Chicken baby food made in the crockpot! Tender shreds of chicken with carrots for baby. If you’re looking for more baby food recipes, try my ebook, Hip Hip, Purée! My Recipes for Feeding Bébé.
The first time I made Camille meat puree, I wasn’t sure if I should feed it to her or the cat. I poached a chicken breast, and pureed it in the Vitamix. One look, one smell, one reluctant taste, and I was done. Surely I can do better for my sweet babe than cat food fare!
My journey of making meat purees for baby food starts here:
Camille didn’t start eating meat until around 7 months. I started her on sweet potato puree at around 5 months, but she didn’t show much interest, so I took time off before intermittently reintroducing her to food. By the time we were in a good rhythm of 2 tablespoons of puree once a day, I kept hearing my pediatrician’s warnings in the back of my head: ‘her iron supply needs to be restocked; give her meat’. She was well past 6 months, and probably ready for it.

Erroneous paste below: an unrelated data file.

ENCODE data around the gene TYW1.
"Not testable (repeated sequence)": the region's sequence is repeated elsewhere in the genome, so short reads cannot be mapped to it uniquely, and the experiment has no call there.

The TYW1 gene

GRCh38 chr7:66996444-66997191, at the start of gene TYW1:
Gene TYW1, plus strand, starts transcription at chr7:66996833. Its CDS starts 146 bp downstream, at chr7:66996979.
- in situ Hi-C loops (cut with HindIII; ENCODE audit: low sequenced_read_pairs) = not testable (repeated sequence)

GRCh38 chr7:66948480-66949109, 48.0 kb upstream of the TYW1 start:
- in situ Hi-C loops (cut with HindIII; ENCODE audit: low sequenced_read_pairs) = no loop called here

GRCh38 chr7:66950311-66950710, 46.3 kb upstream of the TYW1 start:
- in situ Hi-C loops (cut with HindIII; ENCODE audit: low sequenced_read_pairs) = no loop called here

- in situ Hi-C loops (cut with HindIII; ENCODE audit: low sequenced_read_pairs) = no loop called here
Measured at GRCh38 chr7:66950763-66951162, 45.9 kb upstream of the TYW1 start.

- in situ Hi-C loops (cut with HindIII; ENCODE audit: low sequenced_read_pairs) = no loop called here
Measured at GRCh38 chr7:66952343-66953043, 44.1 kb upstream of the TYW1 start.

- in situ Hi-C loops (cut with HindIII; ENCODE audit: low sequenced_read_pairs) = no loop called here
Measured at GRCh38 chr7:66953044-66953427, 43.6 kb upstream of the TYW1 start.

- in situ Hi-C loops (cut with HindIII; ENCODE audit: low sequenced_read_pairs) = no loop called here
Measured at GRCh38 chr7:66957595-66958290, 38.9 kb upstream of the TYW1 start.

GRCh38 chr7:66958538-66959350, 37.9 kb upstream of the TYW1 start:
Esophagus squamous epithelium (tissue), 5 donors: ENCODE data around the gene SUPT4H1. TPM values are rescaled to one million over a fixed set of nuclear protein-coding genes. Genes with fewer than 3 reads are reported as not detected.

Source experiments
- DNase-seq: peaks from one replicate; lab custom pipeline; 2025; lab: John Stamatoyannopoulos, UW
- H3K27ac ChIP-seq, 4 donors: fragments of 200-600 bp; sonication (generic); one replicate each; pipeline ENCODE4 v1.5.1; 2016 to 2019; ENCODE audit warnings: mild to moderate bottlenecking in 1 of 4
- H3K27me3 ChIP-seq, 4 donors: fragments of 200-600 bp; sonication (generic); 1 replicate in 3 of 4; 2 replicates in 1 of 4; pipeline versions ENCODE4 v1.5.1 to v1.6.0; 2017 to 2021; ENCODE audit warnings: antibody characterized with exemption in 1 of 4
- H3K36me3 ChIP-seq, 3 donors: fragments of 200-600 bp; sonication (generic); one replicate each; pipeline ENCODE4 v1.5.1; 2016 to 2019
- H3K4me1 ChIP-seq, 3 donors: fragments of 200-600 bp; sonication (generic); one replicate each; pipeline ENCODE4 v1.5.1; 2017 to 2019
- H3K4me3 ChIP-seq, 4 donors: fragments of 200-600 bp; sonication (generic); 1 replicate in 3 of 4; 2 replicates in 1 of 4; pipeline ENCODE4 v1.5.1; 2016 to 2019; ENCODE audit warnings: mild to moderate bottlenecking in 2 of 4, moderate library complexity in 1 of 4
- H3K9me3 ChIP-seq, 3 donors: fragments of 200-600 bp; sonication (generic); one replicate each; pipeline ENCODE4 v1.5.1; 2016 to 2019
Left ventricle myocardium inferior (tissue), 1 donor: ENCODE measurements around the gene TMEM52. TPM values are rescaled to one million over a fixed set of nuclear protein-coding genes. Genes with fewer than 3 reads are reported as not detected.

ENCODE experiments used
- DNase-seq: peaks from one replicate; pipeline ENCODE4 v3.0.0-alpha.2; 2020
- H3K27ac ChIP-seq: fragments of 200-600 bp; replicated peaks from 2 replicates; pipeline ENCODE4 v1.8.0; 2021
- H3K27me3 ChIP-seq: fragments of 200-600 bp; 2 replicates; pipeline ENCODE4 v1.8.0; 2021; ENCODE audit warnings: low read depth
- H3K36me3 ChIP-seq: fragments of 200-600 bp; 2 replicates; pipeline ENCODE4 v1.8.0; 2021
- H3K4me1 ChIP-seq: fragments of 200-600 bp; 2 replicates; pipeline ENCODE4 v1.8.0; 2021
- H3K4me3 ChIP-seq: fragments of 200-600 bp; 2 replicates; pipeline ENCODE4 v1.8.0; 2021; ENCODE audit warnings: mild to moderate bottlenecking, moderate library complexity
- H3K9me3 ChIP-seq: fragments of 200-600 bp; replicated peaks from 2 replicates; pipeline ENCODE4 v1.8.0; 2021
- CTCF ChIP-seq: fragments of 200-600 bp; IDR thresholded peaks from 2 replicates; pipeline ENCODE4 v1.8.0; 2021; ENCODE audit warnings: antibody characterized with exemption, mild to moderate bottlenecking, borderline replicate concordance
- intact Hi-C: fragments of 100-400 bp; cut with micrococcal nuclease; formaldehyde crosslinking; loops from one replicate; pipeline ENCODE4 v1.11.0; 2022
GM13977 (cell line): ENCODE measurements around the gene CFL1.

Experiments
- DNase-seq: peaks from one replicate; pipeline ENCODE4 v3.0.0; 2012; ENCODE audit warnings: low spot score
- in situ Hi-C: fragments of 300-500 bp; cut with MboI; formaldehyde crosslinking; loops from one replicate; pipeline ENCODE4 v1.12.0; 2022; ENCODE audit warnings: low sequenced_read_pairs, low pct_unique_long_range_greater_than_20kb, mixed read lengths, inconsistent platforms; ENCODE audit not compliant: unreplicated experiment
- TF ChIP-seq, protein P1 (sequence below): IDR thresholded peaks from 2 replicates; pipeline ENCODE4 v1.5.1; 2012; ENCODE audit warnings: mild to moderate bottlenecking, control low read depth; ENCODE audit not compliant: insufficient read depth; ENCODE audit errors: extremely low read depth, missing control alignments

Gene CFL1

This chicken baby food was months in the making. I just had to work up the courage to make it.
A pretty important side note: I don’t eat much meat myself. I think we have an animal on our plate one night a week or so? Last night, we had farro salad with carrots and white beans. The night before? Pasta Alfredo with Broccoli. Before that? This Brussels Sprout Tater Tot casserole.